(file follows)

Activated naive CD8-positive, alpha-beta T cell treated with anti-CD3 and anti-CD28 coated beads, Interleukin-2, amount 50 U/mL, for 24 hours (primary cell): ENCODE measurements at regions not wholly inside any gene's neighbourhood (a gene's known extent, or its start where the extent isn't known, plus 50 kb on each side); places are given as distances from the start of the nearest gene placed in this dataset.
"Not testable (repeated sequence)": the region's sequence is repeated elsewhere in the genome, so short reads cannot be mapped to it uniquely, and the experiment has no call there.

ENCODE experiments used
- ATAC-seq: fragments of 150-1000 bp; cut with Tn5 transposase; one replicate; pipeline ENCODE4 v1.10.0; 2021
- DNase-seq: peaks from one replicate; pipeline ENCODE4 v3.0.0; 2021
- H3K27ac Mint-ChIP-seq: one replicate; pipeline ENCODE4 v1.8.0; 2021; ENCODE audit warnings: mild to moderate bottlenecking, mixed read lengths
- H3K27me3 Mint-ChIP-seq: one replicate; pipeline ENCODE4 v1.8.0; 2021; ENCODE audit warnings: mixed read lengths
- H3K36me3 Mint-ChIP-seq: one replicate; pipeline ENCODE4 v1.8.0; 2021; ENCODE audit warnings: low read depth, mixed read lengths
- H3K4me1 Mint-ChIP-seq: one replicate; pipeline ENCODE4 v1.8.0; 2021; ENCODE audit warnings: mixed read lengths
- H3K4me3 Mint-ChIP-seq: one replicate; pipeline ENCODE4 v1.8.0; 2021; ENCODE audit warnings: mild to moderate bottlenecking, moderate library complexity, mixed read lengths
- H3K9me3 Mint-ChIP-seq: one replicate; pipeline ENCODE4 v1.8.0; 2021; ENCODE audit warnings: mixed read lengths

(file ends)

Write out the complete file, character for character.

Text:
Activated naive CD8-positive, alpha-beta T cell treated with anti-CD3 and anti-CD28 coated beads, Interleukin-2, amount 50 U/mL, for 24 hours (primary cell): ENCODE measurements at regions not wholly inside any gene's neighbourhood (a gene's known extent, or its start where the extent isn't known, plus 50 kb on each side); places are given as distances from the start of the nearest gene placed in this dataset.
"Not testable (repeated sequence)": the region's sequence is repeated elsewhere in the genome, so short reads cannot be mapped to it uniquely, and the experiment has no call there.

ENCODE experiments used
- ATAC-seq: fragments of 150-1000 bp; cut with Tn5 transposase; one replicate; pipeline ENCODE4 v1.10.0; 2021
- DNase-seq: peaks from one replicate; pipeline ENCODE4 v3.0.0; 2021
- H3K27ac Mint-ChIP-seq: one replicate; pipeline ENCODE4 v1.8.0; 2021; ENCODE audit warnings: mild to moderate bottlenecking, mixed read lengths
- H3K27me3 Mint-ChIP-seq: one replicate; pipeline ENCODE4 v1.8.0; 2021; ENCODE audit warnings: mixed read lengths
- H3K36me3 Mint-ChIP-seq: one replicate; pipeline ENCODE4 v1.8.0; 2021; ENCODE audit warnings: low read depth, mixed read lengths
- H3K4me1 Mint-ChIP-seq: one replicate; pipeline ENCODE4 v1.8.0; 2021; ENCODE audit warnings: mixed read lengths
- H3K4me3 Mint-ChIP-seq: one replicate; pipeline ENCODE4 v1.8.0; 2021; ENCODE audit warnings: mild to moderate bottlenecking, moderate library complexity, mixed read lengths
- H3K9me3 Mint-ChIP-seq: one replicate; pipeline ENCODE4 v1.8.0; 2021; ENCODE audit warnings: mixed read lengths